Breathe Easy: Understanding and Mitigating the Risks of Gas Stoves

By Tawny Patrick

Photo by Paul Bulai on Unsplash

Recent studies have revealed the potential health risks associated with gas stoves, including a link to childhood asthma. This sparked a debate in Washington after a commissioner of the United States Consumer Product Safety Commission suggested that his agency might move to regulate these kitchen appliances. Alexander Hoehn-Saric, the agency’s chairman, issued a statement saying that “Research indicates that emissions from gas stoves can be hazardous, and the C.P.S.C. is looking for ways to reduce related indoor air quality hazards. But to be clear, I am not looking to ban gas stoves and the C.P.S.C. has no proceeding to do so.”

For the last fifty years or so, researchers have shown that exposure to gas stoves can be harmful to humans. Gas stoves emit poisonous gases called nitrogen oxides, including nitrogen dioxide, which is a respiratory irritant known to trigger asthma. A study published last year found that families who use gas stoves in homes with poor ventilation, or without range hoods, can blow past the national standard for safe hourly outdoor exposure to nitrogen oxides within just a few minutes.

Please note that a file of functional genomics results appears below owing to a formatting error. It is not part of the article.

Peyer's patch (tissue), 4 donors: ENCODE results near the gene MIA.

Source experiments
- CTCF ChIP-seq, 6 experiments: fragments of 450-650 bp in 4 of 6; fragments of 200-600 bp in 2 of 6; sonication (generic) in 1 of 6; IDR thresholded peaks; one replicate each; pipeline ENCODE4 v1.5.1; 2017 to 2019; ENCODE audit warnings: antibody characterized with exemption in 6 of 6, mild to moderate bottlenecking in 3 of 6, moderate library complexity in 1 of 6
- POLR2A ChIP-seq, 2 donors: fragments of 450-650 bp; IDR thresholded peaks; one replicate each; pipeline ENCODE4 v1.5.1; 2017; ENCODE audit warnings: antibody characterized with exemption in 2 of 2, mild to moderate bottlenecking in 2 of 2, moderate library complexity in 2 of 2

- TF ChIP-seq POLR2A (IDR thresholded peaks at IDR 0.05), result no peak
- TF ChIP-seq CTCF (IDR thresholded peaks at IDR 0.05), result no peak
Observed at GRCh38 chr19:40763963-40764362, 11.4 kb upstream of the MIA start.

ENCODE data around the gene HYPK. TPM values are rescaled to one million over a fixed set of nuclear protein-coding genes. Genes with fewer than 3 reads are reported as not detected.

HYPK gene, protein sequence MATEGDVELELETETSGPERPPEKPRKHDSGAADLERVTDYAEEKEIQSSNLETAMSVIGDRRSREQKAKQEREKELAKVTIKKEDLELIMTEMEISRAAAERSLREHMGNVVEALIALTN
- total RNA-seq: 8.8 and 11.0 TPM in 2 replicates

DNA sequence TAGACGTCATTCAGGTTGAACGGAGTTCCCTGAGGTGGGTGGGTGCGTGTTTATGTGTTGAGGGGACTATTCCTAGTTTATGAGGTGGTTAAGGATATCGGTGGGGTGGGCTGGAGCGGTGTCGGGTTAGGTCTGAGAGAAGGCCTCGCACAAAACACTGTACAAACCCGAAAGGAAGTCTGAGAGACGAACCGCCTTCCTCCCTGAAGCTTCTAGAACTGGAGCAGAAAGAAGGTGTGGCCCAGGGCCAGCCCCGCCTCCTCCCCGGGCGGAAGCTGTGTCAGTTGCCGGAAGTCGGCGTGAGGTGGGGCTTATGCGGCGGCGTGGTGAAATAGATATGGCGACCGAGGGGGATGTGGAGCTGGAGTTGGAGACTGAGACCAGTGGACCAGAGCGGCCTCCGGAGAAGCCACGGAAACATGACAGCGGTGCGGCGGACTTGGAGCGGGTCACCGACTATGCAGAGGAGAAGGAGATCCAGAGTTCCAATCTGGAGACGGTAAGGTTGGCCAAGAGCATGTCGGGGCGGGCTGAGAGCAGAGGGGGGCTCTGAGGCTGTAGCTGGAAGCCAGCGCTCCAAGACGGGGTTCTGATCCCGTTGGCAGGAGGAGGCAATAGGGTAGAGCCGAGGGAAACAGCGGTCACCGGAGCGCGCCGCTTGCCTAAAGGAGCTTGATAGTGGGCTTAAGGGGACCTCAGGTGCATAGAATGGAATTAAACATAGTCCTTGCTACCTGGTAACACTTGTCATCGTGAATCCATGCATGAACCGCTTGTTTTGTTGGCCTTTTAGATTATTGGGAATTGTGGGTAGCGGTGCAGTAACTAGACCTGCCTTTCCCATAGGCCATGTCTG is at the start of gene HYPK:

Ms. Seals co-authored a paper published in December that found that gas-burning stoves may be linked to nearly 13 percent of childhood cases of asthma in the U.S. Past research shows that gas stoves led to more exacerbated asthma symptoms as well. Children and adults with chronic respiratory conditions are most at risk of negative health effects linked to gas stoves.

In addition to asthma, there are other health dangers associated with gas stoves. Researchers who collected 234 samples of unburned natural gas from 69 homes around Boston found 21 toxic pollutants in the gas, including benzene, a known carcinogen.

Experts say that the average person should use caution with gas stoves, but these findings don’t necessarily mean you will get sick. If you have a history of asthma or other health problems, you may want to consider switching from a gas stove to, say, an induction range when you are in the market for a new appliance. For those with a gas stove currently, make sure your home is well-ventilated, always use the exhaust hood when the stove is on, and you can also try an air purifier with a HEPA filter to mitigate the risk.


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